Vitamin E Tocopherols and Tocotrienols

For a long time, it was considered that, unlike the other vitamins, vitamin E had no specific functions; rather it was the major lipid-soluble, radical-trapping antioxidant in membranes. Many of its functions can be met by synthetic antioxidants; however, some of the effects of vitamin E deficiency in experimental animals, including testicular atrophy and necrotizing myopathy, do not respond to synthetic antioxidants. The antioxidant roles of vitamin E and the trace element selenium are closely related and, to a great extent, either can compensate for a deficiency of the other. The sulfur amino acids (methionine and cysteine) also have a vitamin E-sparing effect.

More recent studies have shown that vitamin E also has roles in cell signaling, by inhibition or inactivation of protein kinase C, and in modulation of gene expression, inhibition of cell proliferation, and platelet aggregation. These effects are specific for a-tocopherol and are independent of the antioxidant properties of the vitamin.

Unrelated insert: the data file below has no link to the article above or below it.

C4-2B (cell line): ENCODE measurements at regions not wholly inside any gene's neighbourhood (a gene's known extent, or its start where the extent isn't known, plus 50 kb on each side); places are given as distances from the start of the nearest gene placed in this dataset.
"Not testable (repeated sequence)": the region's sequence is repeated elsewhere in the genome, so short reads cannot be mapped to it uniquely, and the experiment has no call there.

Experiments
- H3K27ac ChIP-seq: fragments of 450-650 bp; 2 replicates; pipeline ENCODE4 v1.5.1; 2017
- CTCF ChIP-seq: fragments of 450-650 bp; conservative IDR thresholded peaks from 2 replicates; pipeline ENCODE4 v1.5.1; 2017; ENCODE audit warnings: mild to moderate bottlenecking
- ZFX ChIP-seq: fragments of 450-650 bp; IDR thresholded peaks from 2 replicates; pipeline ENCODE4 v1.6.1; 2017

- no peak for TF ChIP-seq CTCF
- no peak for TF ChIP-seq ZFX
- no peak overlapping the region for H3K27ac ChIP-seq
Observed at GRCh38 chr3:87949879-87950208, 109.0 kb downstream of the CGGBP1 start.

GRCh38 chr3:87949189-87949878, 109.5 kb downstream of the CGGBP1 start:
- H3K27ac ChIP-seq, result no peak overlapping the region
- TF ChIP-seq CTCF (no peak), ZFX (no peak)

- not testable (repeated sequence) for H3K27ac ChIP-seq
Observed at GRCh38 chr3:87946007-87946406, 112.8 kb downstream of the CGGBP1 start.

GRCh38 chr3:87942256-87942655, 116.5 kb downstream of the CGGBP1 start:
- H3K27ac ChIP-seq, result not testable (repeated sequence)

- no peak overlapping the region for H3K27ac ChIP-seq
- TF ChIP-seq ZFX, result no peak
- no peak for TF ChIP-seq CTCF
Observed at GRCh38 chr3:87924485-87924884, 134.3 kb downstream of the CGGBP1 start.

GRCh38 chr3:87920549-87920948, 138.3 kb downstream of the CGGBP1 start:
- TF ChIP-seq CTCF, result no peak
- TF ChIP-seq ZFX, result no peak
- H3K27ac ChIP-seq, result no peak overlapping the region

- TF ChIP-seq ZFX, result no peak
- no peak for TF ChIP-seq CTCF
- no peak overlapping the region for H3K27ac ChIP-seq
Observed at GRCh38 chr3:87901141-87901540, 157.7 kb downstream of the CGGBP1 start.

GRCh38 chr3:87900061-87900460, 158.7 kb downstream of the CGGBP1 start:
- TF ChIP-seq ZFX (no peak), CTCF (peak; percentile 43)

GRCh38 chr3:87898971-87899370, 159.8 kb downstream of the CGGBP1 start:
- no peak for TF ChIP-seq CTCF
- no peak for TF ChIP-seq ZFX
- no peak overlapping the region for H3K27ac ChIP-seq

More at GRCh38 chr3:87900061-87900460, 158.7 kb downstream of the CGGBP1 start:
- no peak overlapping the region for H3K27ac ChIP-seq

Deficiency of vitamin E is well established in experimental animals, resulting in reproductive failure, necrotizing myopathy, liver and kidney damage, and neurological abnormalities. In human beings, deficiency is less well defined, and it was only in 1983 that vitamin E was conclusively demonstrated to be essential. Deficiency is a problem only in premature infants with low birth weight and in patients with abnormalities of lipid absorption or congenital lack of p -lipoproteins - abetalipoproteinemia - or a genetic defect in the a-tocopherol transfer protein. In adults, lipid malabsorption only results in signs of vitamin E deficiency alter many years.

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